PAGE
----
Come Fly With Me: Will Webb, ROV Tech

Come Fly With Me: Will Webb, ROV Tech

Like many divers at heart, Will Webb is a man of the ocean. Growing up in a California college town and spending as much time as possible at the beach, Will loves to surf and just can’t get enough of the big briny blue. Falling in love with SCUBA diving in Monterey at 18, Will followed his independent streak to a career that lay underwater. After a couple of years making frequent trips to the California coast to SCUBA dive, Will came to DIT and got into our training to become a commercial diver.

DIT Grad Will Webb applied his experience and education in commercial diving to his current career as an ROV Tech.

DIT Grad Will Webb applied his experience and education in commercial diving to his current career as an ROV Tech.

As any diver will tell you, commercial diving is hard work, conditions are tough and divers face danger often. After graduating, Will worked inland for a few years and had some hair-raising experiences. “I had one too many real close calls, so I decided after a particularly nasty one that it was time to switch it up a little bit.” Will learned about employing remotely operated vehicles (ROVs) for diving applications, and the technical aspect of working with these machines appealed to Will’s cerebral side. “I did some research [about working as an ROV tech] and wound up finding out that I could get trained by the company I wanted to work for. So I applied, went to the interview and I got the job.”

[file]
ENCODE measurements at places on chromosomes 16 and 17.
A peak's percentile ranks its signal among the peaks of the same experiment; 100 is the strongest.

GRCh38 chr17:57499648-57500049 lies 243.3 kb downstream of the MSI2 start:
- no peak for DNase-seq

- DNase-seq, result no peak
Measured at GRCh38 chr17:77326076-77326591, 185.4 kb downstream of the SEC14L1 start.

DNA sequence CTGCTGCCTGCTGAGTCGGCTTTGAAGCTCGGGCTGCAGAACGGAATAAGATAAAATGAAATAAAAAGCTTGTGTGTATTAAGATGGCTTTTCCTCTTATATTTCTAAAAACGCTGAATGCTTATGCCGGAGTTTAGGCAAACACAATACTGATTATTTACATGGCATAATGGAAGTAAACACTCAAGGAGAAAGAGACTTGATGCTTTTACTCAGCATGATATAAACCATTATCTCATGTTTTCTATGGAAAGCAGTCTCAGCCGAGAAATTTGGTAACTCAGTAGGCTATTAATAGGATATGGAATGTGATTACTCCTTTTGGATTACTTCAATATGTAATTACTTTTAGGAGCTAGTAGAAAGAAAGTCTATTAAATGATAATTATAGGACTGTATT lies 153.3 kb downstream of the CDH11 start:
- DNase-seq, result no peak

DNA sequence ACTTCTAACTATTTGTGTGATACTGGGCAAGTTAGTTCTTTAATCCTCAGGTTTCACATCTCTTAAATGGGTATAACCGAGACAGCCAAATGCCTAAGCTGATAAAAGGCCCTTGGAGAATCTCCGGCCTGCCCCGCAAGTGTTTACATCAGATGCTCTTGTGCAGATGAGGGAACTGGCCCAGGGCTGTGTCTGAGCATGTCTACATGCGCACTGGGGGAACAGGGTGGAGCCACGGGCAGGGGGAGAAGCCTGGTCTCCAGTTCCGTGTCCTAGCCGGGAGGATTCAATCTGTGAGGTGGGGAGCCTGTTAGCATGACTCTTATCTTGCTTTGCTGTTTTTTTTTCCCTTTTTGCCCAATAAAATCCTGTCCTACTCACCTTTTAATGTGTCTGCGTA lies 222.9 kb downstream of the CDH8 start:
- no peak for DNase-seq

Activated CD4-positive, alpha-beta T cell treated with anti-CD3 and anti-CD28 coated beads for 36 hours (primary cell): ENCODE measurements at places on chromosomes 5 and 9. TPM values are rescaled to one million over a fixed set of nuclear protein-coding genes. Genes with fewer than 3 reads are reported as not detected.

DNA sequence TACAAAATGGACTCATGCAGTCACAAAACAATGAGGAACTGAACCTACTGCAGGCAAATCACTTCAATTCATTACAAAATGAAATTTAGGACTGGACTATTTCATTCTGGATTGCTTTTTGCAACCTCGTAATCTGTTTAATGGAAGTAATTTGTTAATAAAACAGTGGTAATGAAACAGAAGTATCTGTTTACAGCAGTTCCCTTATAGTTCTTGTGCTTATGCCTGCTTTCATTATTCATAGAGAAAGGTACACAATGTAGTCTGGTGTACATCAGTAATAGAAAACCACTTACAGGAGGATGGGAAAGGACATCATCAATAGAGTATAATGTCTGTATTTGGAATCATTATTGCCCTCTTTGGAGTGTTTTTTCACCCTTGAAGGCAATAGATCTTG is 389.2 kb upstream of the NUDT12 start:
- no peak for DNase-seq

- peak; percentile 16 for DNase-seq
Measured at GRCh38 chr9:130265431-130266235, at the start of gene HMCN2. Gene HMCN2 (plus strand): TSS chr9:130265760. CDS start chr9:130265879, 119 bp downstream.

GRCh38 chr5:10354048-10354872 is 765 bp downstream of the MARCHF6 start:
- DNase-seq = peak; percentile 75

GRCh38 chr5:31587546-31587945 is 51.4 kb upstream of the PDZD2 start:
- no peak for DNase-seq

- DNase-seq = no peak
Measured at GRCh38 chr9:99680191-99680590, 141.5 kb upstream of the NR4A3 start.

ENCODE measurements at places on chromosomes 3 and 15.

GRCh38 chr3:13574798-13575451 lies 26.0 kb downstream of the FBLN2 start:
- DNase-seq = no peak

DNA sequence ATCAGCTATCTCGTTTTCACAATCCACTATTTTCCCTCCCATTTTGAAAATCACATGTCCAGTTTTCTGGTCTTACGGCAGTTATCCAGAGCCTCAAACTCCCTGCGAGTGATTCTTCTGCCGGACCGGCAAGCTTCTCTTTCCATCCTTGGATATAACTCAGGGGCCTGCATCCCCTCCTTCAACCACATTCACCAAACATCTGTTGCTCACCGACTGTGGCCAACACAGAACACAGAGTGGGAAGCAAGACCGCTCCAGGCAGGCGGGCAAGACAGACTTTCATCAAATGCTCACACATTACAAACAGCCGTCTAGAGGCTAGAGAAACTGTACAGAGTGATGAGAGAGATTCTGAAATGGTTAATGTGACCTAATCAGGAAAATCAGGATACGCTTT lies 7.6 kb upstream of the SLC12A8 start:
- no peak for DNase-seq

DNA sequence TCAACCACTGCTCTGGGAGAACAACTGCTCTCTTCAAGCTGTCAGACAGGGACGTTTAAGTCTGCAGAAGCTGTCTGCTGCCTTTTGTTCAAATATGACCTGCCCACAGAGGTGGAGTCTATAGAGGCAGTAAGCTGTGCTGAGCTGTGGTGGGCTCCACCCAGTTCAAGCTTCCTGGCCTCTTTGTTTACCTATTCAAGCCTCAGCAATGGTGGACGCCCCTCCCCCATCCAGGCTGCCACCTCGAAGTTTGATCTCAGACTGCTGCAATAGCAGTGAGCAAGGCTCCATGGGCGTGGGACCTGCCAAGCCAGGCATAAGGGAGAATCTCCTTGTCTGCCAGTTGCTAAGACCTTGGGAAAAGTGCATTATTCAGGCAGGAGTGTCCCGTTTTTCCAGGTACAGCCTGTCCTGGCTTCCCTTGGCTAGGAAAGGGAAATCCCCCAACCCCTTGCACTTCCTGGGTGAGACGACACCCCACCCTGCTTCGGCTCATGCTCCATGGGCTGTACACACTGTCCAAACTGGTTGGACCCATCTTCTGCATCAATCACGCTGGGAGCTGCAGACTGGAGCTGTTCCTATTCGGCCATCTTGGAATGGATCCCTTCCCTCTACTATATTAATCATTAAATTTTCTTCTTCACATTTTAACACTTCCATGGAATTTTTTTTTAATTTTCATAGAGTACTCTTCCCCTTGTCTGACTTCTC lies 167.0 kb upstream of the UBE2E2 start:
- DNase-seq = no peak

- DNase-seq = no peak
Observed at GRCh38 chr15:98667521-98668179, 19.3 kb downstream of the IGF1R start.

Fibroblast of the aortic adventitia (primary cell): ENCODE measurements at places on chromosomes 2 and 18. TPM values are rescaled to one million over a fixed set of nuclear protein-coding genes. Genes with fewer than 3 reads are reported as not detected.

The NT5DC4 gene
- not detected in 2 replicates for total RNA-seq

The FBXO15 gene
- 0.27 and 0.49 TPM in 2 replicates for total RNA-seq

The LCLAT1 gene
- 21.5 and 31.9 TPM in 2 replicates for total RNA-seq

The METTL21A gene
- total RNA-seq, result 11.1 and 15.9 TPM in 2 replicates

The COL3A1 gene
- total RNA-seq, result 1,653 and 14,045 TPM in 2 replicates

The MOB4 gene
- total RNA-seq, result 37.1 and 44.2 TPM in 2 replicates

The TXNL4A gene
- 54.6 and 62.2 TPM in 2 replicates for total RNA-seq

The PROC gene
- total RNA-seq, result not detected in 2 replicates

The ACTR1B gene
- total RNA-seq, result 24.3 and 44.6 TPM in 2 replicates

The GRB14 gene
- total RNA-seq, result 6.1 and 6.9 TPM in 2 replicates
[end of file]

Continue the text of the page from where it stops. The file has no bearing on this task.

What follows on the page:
What is an ROV?

Typically working a few weeks on followed by a few weeks off, Will pilots working class ROVs in the gulf of Mexico. Controlled by a technician on the surface, ROVs are aquatic robots that travel through the water with sets of propellers. They are attached to a vessel by fiber optic cables that allow for remote piloting and for data – like video – to be sent from the ROV back to the technician. Will flies these around oil rigs collecting inspection footage of the undersea structures and machinery. Another part of Will’s job is keeping the ROVs in good shape. Even though they are “pretty bulletproof,” they require maintenance, and an ROV pilot technician needs engineering, electrical and mechanical savvy as well as keen spacial awareness.


Example of an ROV being lowered into the water. Photo Attributed to Geir Johnsen / NTNU AUR-Lab

Love Your Work!

Will loves what he does and it shows in his eager, confident tone as he discusses his work and his life. “Coming from the diving side, I just love being around the water. I wouldn’t give that up. And because you’re dealing with a fairly complicated machine, things change a lot; you’re always seeing something new so you always have something to learn. I like learning and seeing how things work. Plus, flying is cool! It’s a cool job and there’s something to be said there too. You know, when you’re young you’re told you can be whatever you want to be. As you get older, it kind of changes. You just do what you gotta do to pay the bills – so to have found something that I really love to do makes me feel so blessed.”


Example of ROV operators station. Photo Credit Geir Johnsen / NTNU AUR-Lab

And then of course, there’s the great schedule, especially for a young, single person. “When I get home, I take care of whatever needs to be taken care of …And then maybe I’ll drive up to Tahoe, or go to the beach! I’m an artist too, I play music. Your options are pretty unlimited in terms of what you can do in your time off. ”

 So if you think you might enjoy staying dry while still working underwater, using both your brain and your body, and long breaks from work when you can travel (or surf, or play music,  or brew beer, or design jeans, or whatever…) until your heart’s content, consider a career as an ROV pilot technician.

Written for DIT by Londi Gamezde


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